Sen. Debbie Stabenow, Michigan Democrat,and Republican challenger Mike Bouchard sparred over issues ranging from the economy to free-trade agreements yesterday as they met in their first debate.

Mr. Bouchard, the Oakland County sheriff, said Mrs. Stabenow has been ineffective and has flip-flopped on several issues. “She says one thing here and does another thing in Washington,” he said.

The former state lawmaker also criticized Mrs. Stabenow’s record on the economy, noting that Michigan has lost thousands of jobs in recent years.

Mrs. Stabenow, seeking a second term, said Mr. Bouchard would support the “failed policies” of the Bush administration, the Associated Press reports.

A slim lead

The Democratic candidate running for the House seat once held by Florida’s Mark Foley has a slim lead over a Republican rival, according to a newspaper poll published yesterday.

Democrat Tim Mahoney led Republican state Rep. Joe Negron 48 percent to 41 percent, with 11 percent undecided, according to the poll commissioned by the South Florida Sun-Sentinel and Scripps Treasure Coast Newspapers.

Mr. Negron is filling the campaign vacancy left after Mr. Foley, a six-term congressman, resigned amid reports that he exchanged sexually explicit Internet messages with male teenagers who worked on Capitol Hill.

Mr. Foley’s name will remain on the ballot, with votes cast for him going to Mr. Negron.

The poll also found that many voters in the 16th Congressional District in South Florida say their voting plans will not be influenced by the scandal. The poll has a margin of error of 4 percentage points. Maryland-based Research 2000 conducted the telephone survey of 600 likely voters in District 16 Wednesday through Friday for the newspapers.

Backing Arnold

The Los Angeles Times yesterday endorsed Arnold Schwarzenegger for a second term as governor of California.

After a “disappointing sophomore year,” Mr. Schwarzenegger had managed to direct the state on a “moderate course” that deserves another four years, the newspaper said.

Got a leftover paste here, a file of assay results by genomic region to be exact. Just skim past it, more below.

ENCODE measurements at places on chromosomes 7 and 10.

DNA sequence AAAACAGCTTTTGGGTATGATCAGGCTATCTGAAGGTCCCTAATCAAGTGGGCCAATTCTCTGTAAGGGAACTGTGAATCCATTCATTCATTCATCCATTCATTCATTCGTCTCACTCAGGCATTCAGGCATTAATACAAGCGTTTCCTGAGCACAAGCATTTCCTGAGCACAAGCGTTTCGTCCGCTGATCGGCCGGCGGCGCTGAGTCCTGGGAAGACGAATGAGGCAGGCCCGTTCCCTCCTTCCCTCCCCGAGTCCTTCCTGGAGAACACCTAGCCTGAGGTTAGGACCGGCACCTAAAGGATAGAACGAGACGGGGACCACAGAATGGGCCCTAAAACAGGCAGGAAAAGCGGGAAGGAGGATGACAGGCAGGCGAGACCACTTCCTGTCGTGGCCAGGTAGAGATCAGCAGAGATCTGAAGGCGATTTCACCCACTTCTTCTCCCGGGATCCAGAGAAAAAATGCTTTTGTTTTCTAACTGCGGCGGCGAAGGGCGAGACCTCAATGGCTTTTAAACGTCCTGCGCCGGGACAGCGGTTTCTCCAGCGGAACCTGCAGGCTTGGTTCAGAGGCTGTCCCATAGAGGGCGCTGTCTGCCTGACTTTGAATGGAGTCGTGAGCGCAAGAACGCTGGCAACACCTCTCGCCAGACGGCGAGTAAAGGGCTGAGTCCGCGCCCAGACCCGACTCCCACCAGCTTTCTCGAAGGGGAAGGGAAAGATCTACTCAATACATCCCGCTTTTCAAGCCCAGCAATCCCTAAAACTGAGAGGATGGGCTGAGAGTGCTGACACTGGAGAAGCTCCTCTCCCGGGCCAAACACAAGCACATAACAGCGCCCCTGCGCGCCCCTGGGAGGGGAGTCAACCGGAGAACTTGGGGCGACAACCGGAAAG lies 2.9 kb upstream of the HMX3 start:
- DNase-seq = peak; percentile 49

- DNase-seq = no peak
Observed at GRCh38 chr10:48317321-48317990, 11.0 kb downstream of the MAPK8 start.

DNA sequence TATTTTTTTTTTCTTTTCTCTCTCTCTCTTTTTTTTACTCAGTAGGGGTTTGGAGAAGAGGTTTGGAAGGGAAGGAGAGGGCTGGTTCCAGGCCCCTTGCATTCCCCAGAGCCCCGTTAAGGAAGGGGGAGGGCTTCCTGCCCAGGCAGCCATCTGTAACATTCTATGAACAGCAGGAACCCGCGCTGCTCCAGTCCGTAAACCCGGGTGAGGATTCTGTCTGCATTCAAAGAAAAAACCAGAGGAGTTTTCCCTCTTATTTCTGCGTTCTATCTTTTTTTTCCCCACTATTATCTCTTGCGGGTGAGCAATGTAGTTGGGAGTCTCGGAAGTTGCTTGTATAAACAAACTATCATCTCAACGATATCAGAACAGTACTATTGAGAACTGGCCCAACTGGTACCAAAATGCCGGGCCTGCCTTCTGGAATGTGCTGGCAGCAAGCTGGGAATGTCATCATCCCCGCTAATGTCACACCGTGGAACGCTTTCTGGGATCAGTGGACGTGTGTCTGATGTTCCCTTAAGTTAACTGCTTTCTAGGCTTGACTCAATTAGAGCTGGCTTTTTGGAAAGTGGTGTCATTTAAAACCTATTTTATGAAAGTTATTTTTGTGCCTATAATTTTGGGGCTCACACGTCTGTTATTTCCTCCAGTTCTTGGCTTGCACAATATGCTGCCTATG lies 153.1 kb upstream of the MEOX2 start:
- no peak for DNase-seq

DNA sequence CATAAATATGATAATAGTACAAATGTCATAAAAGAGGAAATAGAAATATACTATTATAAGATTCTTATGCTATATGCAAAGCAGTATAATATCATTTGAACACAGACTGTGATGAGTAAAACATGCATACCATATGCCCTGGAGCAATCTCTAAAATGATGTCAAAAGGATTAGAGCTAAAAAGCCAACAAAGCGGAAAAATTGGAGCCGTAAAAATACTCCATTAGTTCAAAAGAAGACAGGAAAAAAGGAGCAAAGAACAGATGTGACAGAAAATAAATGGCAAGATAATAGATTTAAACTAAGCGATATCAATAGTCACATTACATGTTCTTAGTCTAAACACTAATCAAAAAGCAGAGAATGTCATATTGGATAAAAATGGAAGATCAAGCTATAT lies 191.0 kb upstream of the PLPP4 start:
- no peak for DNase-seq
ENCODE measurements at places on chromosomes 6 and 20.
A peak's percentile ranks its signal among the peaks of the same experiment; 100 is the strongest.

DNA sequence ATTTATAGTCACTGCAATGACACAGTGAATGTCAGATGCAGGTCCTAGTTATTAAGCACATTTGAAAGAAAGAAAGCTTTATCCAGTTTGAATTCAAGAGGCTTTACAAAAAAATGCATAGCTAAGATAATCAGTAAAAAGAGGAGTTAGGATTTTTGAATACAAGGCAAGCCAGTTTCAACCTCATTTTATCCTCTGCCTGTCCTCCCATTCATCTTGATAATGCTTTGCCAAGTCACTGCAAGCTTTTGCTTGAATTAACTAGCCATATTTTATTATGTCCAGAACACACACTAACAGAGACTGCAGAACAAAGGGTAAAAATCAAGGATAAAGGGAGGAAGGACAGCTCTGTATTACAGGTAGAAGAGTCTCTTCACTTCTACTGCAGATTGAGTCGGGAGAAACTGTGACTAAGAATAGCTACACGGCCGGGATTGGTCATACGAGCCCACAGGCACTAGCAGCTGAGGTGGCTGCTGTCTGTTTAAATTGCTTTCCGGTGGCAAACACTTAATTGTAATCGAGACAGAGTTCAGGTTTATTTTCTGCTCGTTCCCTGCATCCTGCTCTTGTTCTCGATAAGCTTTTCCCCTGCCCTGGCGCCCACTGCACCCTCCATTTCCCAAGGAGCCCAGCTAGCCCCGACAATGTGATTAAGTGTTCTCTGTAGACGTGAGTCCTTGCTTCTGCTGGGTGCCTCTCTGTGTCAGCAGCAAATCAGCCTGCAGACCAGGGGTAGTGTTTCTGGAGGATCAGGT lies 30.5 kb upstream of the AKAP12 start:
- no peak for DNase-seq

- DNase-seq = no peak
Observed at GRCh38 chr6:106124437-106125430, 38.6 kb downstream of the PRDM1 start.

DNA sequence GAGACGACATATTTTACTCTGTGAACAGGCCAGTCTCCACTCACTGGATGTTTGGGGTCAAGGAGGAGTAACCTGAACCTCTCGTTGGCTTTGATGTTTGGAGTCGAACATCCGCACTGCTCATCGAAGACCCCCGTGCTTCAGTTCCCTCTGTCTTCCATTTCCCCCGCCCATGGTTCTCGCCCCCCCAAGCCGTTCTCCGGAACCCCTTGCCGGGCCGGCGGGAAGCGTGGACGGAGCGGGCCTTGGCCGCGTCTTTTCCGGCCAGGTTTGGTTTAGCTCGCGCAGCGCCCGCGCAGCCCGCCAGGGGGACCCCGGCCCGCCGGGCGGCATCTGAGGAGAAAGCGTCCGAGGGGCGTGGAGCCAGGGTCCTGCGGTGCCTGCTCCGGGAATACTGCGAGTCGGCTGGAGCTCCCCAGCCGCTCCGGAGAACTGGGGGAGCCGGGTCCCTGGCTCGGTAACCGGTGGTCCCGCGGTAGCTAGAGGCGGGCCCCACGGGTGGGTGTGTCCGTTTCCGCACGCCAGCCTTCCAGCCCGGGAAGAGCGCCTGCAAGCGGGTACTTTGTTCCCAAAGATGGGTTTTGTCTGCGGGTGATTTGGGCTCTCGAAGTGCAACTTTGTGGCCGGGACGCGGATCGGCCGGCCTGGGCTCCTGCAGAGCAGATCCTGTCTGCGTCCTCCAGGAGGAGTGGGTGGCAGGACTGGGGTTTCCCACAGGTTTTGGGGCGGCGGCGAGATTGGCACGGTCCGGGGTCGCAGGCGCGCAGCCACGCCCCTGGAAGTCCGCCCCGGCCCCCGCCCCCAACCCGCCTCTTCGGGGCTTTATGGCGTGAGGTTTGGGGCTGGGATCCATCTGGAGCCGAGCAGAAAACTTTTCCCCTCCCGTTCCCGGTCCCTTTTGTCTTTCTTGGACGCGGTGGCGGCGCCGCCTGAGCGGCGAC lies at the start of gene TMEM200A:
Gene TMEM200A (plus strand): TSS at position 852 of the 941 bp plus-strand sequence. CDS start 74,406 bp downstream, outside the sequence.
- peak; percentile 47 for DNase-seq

“In the last year, the Republican has formed relationships with legislative leaders that focused the usually fractious and often obstructive Democrats on a productive agenda.”

Polls show Mr. Schwarzenegger with a sizable lead over Phil Angelides, his Democratic rival in the governor’s race.

Kerry’s charge

Sen. John Kerry, Massachusetts Democrat, yesterday accused the Bush administration of a “cut-and-run policy” in Afghanistan.

Asked on “Fox News Sunday” about the U.N. Security Council resolution against North Korea’s nuclear- weapons program, Mr. Kerry instead changed the subject to Iraq and Afghanistan, condemning as “a complete fantasy” the foreign-policy prescriptions offered by Secretary of State Condoleezza Rice, who had preceded him as a guest on the Fox News Channel program.

“It’s a failure in Afghanistan where they have a sort of cut-and-run policy of not completing the job,” said Mr. Kerry, adding that the U.S. has “seven times the troops in Iraq” as in Afghanistan.

“The problem with Iraq is that it has diminished our hand and reduced our ability to be able to deal with Iran and North Korea. They are related,” Mr. Kerry said.

• Greg Pierce can be reached at 202/636-3285 or [email protected].